Where to Eat in Portland: Muselet


Wagyu Culotte: Panisse, Green Charmoula. Muselet. $32.

Photo: Janelle Albukhari

As a person who’s hopelessly devoted to food, living in the South Waterfront area can be difficult. There aren’t many established eateries here yet, so trust me when I say that the appearance of Muselet Restaurant has been a blissful, fresh breath of air directly from the food gods themselves.

Located a block away from the river front, Muselet is a wine bar and restaurant that serves up Pacific Northwest fare with a European twist. While there are generally a couple of staple items you can always look forward to finding on the decadent menuoysters, scallops and wagyu, among othersMuselet’s commitment to sourcing the highest quality ingredients showcases food at its very best. The menu rotates every few weeks to ensure that each dish focuses on using what’s in season, meaning that there’s always something for us daring foodies to look forward to.

I walk into Muselet with my fiancée, Arthur, and am struck again by the old fashioned elegance of the place. Featuring high, vaulted ceilings, dark jewel tones, comfy couches and great, big windows to let light in, it’s a great intimate spot for date night or plain ol’ people watching.

By 5:30 pm, the wine night is in full flow. Hosted on Saturday from 5-6:30, each week reveals a new vendor along with complimentary tastings. There’s also a daily happy hour or “soiree” menu for the 4-6 crowd on weekdays, too.


Photo: Janelle Albukhari

This week’s vendor is the WillaKenzie Estate winery, and drinks are being poured by Tamara Belgard, a local wine writer. Fellow patrons the wine bottles almost lustily. Each drink Tamara pours me is more delightful than the last, though the 2011 Blanc de Pinotmade by fermenting the grapes in steel barrels rather than traditional oakis fresher, more crisp than any wine I’ve ever tasted.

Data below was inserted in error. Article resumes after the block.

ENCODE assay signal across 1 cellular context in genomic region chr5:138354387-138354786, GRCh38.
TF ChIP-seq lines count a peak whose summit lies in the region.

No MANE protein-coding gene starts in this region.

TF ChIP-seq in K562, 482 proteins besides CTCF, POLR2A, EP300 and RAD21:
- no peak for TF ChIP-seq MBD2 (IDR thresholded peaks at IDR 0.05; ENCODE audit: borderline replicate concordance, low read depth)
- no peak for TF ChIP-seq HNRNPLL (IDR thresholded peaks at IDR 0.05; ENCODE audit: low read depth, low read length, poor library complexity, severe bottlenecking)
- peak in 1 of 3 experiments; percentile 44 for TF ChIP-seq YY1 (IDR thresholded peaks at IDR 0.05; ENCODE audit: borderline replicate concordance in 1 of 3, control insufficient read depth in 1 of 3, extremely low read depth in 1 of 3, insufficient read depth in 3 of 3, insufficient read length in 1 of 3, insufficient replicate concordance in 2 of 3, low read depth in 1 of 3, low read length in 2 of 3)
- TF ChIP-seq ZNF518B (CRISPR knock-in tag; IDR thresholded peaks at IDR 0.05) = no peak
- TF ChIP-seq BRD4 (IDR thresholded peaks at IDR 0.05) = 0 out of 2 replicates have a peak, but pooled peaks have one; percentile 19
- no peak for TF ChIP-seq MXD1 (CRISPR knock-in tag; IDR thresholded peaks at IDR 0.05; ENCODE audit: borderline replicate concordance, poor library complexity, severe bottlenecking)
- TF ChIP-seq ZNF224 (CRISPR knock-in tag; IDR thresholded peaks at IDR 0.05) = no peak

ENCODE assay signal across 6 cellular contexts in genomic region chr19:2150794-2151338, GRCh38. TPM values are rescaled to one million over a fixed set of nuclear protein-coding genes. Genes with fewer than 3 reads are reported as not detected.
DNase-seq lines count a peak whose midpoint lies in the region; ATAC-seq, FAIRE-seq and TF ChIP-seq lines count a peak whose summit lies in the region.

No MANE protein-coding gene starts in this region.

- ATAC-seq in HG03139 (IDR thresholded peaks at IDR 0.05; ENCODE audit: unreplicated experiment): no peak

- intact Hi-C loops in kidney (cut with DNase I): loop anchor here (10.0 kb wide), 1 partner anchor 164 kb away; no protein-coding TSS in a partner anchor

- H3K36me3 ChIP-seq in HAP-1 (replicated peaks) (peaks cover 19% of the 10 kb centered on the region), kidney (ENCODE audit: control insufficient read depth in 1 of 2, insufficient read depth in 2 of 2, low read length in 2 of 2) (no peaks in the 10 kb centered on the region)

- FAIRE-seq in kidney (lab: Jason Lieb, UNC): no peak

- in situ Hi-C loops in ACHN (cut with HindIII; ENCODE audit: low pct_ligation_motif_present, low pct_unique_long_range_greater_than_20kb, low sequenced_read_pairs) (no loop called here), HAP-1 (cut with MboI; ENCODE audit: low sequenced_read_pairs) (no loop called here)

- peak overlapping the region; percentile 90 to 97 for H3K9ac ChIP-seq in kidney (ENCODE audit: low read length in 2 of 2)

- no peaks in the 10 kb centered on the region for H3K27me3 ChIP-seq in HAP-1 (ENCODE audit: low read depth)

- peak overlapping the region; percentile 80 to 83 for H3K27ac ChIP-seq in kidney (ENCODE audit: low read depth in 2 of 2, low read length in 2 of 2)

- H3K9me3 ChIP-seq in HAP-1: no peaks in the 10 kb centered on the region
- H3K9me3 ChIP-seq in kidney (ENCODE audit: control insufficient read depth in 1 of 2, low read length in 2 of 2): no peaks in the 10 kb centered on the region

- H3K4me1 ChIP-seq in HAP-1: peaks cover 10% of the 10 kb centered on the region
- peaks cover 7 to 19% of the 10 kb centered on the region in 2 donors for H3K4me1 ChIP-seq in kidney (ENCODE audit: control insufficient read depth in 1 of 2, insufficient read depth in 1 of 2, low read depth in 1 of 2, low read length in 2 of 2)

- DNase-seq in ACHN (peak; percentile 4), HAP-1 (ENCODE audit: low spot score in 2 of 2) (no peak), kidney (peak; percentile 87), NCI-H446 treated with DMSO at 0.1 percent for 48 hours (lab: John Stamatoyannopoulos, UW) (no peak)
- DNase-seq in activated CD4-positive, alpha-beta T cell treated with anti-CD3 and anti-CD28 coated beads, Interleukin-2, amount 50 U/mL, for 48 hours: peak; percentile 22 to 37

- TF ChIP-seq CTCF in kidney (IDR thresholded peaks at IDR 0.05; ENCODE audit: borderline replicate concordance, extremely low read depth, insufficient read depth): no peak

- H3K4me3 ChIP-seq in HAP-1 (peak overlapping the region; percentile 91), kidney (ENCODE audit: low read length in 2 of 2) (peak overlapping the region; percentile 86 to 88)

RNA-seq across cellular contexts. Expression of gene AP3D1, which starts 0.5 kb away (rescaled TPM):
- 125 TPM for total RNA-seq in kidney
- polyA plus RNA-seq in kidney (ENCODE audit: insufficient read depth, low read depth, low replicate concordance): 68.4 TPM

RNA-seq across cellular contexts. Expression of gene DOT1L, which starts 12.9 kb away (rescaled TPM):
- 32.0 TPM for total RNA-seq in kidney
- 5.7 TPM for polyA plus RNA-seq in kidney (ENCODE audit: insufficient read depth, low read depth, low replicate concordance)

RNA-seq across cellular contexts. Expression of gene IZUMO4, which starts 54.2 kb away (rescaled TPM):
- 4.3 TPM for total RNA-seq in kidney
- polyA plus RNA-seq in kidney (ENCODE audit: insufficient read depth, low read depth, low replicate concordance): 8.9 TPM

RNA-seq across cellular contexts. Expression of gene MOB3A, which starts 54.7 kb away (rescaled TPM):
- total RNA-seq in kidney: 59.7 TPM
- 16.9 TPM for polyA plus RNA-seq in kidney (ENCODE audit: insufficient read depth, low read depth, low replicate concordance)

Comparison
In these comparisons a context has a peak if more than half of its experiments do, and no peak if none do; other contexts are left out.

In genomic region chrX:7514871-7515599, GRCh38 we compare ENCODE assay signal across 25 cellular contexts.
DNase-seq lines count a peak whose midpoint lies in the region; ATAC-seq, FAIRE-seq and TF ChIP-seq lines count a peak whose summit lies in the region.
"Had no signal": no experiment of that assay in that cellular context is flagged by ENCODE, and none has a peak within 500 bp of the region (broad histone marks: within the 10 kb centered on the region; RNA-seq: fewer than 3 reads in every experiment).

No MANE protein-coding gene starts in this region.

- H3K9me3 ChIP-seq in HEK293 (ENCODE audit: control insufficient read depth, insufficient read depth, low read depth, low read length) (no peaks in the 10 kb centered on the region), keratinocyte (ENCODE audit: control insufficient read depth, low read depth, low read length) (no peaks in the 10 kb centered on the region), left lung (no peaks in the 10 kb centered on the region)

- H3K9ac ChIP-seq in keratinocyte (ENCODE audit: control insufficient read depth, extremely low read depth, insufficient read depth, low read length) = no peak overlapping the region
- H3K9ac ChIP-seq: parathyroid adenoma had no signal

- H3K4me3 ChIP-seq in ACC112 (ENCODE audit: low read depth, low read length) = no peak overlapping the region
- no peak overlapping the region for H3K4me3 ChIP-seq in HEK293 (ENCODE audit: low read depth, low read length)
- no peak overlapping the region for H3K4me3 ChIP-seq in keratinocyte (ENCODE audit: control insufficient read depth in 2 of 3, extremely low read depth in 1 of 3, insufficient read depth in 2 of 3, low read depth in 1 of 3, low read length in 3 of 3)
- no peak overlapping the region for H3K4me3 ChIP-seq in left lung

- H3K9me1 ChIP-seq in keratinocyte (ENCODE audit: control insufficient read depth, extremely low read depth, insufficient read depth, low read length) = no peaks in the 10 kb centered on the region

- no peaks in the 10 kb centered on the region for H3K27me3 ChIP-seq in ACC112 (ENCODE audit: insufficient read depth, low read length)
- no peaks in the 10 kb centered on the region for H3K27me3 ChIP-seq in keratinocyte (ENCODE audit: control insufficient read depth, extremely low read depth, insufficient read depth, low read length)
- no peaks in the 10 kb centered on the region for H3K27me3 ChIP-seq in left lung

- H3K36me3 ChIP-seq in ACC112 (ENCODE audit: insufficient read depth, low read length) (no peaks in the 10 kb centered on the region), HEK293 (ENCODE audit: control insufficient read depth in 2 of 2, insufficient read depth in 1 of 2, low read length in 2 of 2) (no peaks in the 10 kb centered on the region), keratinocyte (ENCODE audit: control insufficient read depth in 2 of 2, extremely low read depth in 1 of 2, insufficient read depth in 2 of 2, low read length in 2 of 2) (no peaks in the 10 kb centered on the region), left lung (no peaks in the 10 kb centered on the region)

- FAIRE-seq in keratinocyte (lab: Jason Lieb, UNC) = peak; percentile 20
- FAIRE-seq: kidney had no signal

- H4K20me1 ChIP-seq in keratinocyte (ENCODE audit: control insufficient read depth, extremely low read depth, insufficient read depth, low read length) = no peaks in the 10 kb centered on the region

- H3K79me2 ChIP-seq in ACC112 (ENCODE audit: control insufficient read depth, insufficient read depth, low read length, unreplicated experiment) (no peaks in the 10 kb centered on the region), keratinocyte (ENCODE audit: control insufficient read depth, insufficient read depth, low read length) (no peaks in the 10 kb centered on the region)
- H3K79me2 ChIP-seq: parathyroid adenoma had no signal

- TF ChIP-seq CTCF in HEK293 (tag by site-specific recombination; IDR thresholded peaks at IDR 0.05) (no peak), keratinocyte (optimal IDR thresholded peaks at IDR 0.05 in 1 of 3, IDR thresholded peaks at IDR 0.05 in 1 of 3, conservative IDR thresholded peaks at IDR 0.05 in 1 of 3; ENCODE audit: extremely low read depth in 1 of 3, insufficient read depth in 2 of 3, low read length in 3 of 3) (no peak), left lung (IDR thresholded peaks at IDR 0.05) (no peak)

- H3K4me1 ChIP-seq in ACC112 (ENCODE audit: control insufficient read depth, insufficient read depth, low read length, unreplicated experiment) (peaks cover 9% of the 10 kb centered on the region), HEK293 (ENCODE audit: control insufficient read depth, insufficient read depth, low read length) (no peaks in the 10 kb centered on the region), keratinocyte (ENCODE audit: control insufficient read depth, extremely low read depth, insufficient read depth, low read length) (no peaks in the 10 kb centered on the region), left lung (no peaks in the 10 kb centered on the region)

The cocktail and wine menu is extensive, and so I order a Champs-Élysées, a cocktail with cognac, green chartreuse and a citrusy twist. We decided on the Smoked Chevre to start, a simple dish consisting of goat’s cheese and crudités. You’d think such a plate would be unassuming but nothe staff at Muselet have mastered the art of visual presentation. This dish takes me back to France, with the pairing of creamy cheese against the crispy vegetables working together in perfect harmony for a fresh, deeply satisfying bite.

While the Wagyu provided a great pop of flavor alongside its unique mint and anchovy flavored sauce, it was ultimately the Chlorophyll that took home the dish of the day. The star of the dish was the bed of fresh, vibrant green legumes served along with buttermilk underneath a mussel gelée. The savory umami and unexpected texture of the gelée kept me wanting more, while the freshness of the veggies paired with tangy buttermilk kept my palate light and refreshed.

Savored slowly with my last sip of wine, my Chocolate Semifreddo is everything I want in a dessertsweet, full of textural contrastand so I leave Muselet feeling light and airy, still under the spell of the new restaurant that stole my heart.